Terrorism, acute food shortages, the coronavirus pandemic, and climate change have all taken a toll on the security and humanitarian situation in the Sahel making security in the region tenuous.

The security situation in the G5 Sahel has continued to worsen, despite some successes on the ground. Boko Haram terrorists continue to operate with near impunity in and around the Lake Chad Basin region while violent extremists allied to the Islamic State and al-Qaeda operate freely in many of the region’s countries.

Meanwhile, dire food shortages plague the region where 20 million people, including five million children, face acute malnutrition.

The solutions to the many problems facing the Sahel and West Africa are not just military. Yet, the French believe that the military situation has to be addressed first and stabilized before the other factors can be effectively tackled. They already have about 5,100 troops in the region, with the majority being in Mali — a former French colony. They’ve also created the Special Operations Task Force Takuba (which means saber in Taureg).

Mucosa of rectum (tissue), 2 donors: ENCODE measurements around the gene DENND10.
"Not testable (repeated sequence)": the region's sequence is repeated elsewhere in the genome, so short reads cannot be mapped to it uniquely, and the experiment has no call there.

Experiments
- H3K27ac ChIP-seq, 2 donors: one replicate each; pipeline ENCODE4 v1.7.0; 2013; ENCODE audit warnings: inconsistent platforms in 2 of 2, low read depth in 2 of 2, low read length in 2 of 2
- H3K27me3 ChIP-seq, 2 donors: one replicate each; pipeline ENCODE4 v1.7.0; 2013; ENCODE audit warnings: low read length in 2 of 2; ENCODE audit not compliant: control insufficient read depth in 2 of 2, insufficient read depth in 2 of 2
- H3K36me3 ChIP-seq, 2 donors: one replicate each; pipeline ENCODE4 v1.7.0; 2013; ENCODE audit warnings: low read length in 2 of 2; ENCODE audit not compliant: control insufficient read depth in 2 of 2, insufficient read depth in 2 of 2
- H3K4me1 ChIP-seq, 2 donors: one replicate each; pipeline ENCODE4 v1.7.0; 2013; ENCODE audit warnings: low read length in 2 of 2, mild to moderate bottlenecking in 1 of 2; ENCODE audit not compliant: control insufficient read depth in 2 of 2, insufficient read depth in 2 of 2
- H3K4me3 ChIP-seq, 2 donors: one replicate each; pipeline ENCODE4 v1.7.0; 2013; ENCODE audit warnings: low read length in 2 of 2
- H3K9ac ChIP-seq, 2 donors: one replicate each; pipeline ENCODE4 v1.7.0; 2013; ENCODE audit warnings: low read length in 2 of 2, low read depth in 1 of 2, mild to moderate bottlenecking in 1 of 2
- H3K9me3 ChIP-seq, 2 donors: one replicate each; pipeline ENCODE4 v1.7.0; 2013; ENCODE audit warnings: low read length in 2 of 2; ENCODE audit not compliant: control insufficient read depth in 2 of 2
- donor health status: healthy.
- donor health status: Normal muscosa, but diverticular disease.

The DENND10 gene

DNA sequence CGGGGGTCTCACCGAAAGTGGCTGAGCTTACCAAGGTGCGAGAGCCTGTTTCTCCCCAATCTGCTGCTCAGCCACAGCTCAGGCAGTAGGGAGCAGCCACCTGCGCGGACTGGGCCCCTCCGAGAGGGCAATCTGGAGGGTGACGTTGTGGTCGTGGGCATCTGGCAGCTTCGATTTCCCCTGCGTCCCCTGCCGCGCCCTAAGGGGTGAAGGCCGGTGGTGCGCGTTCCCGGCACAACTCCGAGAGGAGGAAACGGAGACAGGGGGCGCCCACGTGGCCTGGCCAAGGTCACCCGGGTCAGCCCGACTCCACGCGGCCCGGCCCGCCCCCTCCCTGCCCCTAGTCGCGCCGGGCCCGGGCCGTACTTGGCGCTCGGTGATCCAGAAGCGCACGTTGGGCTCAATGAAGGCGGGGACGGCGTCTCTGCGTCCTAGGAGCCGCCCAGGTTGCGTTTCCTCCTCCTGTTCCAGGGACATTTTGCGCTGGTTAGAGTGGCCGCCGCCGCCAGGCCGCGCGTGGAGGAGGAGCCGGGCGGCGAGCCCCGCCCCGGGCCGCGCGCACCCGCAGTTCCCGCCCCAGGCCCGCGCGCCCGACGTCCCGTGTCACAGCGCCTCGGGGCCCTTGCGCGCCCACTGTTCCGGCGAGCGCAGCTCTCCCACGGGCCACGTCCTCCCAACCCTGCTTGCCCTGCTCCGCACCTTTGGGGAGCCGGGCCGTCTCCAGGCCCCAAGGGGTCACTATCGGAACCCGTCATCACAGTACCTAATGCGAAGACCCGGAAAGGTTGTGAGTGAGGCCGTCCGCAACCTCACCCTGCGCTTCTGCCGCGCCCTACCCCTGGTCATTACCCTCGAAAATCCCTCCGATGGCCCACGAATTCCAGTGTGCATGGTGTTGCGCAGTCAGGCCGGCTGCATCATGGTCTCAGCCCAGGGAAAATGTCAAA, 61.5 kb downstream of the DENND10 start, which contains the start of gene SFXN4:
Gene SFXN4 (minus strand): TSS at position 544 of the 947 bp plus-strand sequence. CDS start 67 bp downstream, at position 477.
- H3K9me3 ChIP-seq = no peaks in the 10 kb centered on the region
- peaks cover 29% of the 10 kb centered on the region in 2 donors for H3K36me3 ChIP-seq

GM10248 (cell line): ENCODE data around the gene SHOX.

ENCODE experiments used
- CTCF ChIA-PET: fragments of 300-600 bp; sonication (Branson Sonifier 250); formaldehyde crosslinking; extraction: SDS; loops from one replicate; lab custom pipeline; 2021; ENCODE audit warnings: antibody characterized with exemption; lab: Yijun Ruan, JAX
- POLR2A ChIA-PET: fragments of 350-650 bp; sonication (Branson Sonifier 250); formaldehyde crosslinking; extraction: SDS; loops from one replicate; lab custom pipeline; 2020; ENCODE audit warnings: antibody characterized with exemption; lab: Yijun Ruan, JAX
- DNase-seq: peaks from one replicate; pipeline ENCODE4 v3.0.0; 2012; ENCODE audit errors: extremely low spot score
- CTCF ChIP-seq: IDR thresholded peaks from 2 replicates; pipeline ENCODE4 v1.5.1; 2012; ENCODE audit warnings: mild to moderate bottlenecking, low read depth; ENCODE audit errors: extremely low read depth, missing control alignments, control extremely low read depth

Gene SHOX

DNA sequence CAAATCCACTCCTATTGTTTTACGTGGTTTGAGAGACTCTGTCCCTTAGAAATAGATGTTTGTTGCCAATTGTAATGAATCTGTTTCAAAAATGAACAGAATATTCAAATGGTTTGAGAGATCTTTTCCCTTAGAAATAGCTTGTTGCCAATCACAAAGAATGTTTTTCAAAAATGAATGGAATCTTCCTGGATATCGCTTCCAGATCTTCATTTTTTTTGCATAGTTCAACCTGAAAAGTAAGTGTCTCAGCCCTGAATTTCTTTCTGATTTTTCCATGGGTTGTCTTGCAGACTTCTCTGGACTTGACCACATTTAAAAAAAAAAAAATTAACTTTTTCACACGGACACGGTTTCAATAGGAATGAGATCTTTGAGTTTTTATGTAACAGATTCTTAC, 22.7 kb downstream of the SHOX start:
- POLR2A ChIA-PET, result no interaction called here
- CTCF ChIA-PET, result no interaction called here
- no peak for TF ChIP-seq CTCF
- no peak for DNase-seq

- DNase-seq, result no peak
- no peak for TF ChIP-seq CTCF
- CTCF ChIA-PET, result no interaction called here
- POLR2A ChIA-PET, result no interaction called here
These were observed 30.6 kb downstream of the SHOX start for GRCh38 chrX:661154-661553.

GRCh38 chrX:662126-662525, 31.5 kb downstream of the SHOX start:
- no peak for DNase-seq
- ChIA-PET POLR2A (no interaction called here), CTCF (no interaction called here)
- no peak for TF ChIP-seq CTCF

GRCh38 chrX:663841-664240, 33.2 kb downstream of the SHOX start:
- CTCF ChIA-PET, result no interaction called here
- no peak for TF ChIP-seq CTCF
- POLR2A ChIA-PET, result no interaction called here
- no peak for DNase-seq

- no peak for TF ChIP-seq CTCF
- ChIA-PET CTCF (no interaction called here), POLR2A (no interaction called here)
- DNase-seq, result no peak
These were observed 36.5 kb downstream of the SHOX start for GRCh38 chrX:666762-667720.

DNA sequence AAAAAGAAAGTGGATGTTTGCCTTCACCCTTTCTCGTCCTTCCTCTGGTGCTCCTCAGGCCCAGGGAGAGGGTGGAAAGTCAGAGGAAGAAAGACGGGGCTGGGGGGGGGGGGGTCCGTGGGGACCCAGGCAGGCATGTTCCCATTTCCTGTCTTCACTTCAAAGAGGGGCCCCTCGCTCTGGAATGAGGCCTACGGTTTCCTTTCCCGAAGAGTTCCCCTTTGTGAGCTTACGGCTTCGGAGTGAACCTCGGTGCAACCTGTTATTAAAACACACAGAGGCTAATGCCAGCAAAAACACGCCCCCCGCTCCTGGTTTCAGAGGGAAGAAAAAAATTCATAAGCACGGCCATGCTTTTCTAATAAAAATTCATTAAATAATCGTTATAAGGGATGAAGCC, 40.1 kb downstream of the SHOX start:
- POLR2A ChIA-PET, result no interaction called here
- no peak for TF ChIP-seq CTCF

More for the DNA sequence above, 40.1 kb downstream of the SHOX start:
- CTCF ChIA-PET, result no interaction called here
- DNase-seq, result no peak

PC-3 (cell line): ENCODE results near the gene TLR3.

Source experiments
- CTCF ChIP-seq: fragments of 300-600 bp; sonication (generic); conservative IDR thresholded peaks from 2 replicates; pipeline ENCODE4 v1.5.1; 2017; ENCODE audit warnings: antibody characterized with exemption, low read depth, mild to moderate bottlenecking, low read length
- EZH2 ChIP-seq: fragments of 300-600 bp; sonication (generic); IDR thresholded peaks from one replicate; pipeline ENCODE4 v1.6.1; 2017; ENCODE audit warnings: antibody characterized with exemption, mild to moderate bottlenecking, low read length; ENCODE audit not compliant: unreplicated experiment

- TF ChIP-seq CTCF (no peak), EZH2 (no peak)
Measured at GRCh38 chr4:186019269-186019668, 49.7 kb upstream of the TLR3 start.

Takuba will ultimately consist of a 50-100 man French contingent and Special Operations elements from numerous European nations including Ireland, Estonia, Latvia, Denmark, Spain Belgium, Sweden, Norway, and the Netherlands. Eventually, the plan is to have 500 operators in the task force.

The first 100 troops, comprised of French and Estonian SOF, are on the ground already.

About 60 Czech troops are soon arriving; 200 Italian SOF will arrive within the next several days and be on the ground before the end of August. Sweden, which has committed 150 troops to the task force, is expected to deploy its forces early next year. 

Most of these nations already have SOF units deployed in the region conducting Special Reconnaissance (SR), Direct Action (DA), and Foreign Internal Defence (FID) missions.